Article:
The Environmental Protection Agency is expected to finalize the signature climate change policy of President Obama's administration next week, and sources familiar with the plan said it's undergone changes from a draft version released last summer.
States, environmental groups, the energy industry and others filed more than 4 million comments on the proposed Clean Power Plan, which would set carbon emissions limits on power plants for the first time and aims to cut electricity emissions nationwide 30 percent below 2005 levels by 2030. Concerns were numerous and widespread, and the EPA says it has listened to all of them.
A source familiar with the final rule says the EPA will push back the start date two years, to 2022, for when states must begin phasing in emissions cuts. States that begin adding clean energy and energy efficiency in 2020 will get bonuses. Those tweaks seek to address worries from states that the emissions reductions come on too fast, potentially forcing massive retirements of coal-fired power plants without enough new power to replace them.
The wish list is long for other changes from states that both oppose and support the EPA effort. Here are a few:
1. Will the state targets change?
Under the proposed Clean Power Plan, each state was given a target for reducing electricity emissions by 2030. But changes to the formula could alter how much is expected of each state. Coal-heavy states, for example, have complained that while they have some of the smallest emissions cuts to make, the investments required to shift their power systems are expensive and time-consuming. Whether the EPA gives deference to such claims will be key.
2. Do the efficiency goals stay the same?
The electric power industry has said that the EPA's assumption that power plants could improve their efficiency by 6 percent is too high. The agency's calculation that states could improve customer-side energy efficiency 1.5 percent annually also has been questioned. Does the EPA hold the line, or does it make adjustments?
3. EPA's federal plan
Several state governors have hinted they won't comply with the regulation by refusing to submit a plan to reconfigure their power systems. In that case, the EPA can impose a plan of its own, the structure of which it is expected to release in tandem with the final rule. Experts have advised states against going this route, as the federal plan won't be tailored to specific states and could therefore impose higher costs.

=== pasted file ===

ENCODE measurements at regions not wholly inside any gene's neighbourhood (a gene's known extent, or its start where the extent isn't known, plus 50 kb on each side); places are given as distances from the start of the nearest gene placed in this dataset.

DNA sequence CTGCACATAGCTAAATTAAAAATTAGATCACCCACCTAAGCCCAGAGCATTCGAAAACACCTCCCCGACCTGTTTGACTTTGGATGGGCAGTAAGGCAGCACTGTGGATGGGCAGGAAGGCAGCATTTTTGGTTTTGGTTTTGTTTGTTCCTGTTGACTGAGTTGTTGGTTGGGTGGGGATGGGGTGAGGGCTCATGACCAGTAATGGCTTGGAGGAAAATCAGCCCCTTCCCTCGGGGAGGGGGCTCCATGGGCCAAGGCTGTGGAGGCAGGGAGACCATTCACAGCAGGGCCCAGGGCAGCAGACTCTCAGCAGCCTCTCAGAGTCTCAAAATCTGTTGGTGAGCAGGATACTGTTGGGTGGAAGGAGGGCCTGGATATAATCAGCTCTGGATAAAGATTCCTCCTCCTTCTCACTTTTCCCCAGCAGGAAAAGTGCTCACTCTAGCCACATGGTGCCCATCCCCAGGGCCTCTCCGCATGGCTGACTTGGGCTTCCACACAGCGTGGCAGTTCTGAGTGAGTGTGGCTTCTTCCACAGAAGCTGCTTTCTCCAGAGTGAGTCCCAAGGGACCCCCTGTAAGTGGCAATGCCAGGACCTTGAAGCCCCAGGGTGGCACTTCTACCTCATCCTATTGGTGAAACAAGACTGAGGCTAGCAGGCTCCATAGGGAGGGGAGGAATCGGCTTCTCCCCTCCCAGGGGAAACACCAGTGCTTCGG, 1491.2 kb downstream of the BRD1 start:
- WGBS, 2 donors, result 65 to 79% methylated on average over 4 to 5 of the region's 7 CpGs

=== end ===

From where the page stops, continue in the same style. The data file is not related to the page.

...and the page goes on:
But some conservatives, led by Senate Majority Leader Mitch McConnell, R-Ky., and industry officials contend the EPA only has legal authority to craft a plan that calls for efficiency improvements at power plants, so they say states should take the risk.
4. Will states get credit for early action?
Several states that view the rule positively had concerns that the draft version discourages shifting toward renewable energy and other low-emissions technology before 2020, when states had to begin meeting interim targets in the proposed rule. That's because changes made between now and that interim target date wouldn't be counted toward the individual state emissions goals.
States contended that meant it makes more sense to stall plans to shift their power systems to lower-carbon sources. That, in turn, would concentrate — and possibly make bigger — potential electricity rate increases within a smaller time frame as utilities rush to make investments to comply with the rule.
5. How will nuclear power be credited?
Power industry officials say the EPA fumbled the ball when it designed the nuclear power portion of the draft rule. For one, it assumed that nuclear power plants under construction in Georgia, South Carolina and Tennessee would get built. But given the massive investments and cost overruns those facilities already are enduring, they are not definite. If any of those power plants don't get built, its home state would find it nearly impossible to meet their individual emissions targets.
Secondly, the EPA devised a system that has been mocked by both nuclear advocates and foes for keeping afloat power plants at risk of shutting down due to economics. EPA tried to incentivize states to keep those power plants running, but industry officials and state regulators say the way the agency did it would actually compel closures.
6. Will renewable power expectations increase?
The EPA included a separate scenario for renewable power in its draft rule that industry sources on both sides of the rule say the agency is leaning toward adopting. Under this scenario, the amount of renewable generation the agency will assume states can reach will be based on what is "technically achievable" in a certain region, a play to the trans-border flow of electricity that has developed around renewable energy. It's a move that could increase how much renewable power the EPA believes individual states can add to their electricity mix. That would replace the draft model, which focuses on what's achievable within each state.